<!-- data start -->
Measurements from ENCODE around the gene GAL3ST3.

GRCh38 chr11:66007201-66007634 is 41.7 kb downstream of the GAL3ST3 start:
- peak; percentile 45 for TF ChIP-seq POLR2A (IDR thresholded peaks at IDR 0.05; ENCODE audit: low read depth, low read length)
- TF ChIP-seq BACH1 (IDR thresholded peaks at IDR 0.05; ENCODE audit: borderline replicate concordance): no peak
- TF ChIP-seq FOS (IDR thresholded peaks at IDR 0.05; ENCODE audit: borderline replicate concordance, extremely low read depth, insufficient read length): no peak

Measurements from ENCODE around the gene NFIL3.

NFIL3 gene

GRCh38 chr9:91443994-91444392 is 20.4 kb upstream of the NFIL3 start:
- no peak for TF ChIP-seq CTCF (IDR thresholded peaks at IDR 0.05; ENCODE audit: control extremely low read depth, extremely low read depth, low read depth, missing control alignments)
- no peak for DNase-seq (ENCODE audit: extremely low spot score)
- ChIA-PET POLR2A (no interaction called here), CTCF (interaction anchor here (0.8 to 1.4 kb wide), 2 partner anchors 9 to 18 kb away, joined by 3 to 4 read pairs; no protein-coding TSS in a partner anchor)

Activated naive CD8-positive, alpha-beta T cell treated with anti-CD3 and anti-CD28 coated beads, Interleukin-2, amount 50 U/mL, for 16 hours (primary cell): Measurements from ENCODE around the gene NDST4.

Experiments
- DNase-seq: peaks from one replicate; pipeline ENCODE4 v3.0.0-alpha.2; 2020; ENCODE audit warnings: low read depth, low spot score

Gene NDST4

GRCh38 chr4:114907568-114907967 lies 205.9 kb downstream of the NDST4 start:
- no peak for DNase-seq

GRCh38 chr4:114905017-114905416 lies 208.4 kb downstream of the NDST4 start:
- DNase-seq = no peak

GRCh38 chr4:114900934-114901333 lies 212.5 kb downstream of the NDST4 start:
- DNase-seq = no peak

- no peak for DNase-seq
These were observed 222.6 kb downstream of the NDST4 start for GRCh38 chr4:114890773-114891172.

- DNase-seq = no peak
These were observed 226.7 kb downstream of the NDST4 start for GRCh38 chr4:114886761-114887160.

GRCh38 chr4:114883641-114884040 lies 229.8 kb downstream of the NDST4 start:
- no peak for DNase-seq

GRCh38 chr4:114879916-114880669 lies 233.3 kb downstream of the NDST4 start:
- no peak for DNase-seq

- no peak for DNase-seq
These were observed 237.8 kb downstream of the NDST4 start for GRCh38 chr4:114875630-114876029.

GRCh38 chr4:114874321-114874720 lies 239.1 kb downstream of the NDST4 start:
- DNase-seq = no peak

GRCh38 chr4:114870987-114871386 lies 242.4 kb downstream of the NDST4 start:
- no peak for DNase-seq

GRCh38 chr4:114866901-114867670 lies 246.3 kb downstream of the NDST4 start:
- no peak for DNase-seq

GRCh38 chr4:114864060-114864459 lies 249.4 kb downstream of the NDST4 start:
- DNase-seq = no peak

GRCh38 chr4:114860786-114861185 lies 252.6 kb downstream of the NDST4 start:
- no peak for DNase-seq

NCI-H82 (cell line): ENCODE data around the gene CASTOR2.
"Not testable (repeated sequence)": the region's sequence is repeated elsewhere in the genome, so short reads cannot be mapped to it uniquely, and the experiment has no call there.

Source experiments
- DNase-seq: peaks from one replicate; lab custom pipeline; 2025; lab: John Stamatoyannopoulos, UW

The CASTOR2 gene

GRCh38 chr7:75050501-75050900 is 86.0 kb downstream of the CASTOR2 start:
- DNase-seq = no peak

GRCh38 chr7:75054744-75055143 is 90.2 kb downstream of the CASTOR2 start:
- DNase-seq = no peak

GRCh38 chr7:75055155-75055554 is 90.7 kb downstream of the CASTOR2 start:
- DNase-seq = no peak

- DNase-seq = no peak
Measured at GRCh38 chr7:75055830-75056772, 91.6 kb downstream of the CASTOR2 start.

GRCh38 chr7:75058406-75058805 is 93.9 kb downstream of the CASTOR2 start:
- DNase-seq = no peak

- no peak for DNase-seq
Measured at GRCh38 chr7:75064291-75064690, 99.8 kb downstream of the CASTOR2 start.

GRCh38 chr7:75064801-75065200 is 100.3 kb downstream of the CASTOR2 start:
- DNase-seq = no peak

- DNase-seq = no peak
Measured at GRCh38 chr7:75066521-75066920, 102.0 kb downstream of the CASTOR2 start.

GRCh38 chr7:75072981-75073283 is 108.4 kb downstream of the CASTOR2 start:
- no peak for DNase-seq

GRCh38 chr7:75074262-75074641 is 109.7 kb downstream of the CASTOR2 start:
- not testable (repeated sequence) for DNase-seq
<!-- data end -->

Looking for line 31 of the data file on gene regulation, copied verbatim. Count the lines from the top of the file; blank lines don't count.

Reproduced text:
These were observed 237.8 kb downstream of the NDST4 start for GRCh38 chr4:114875630-114876029.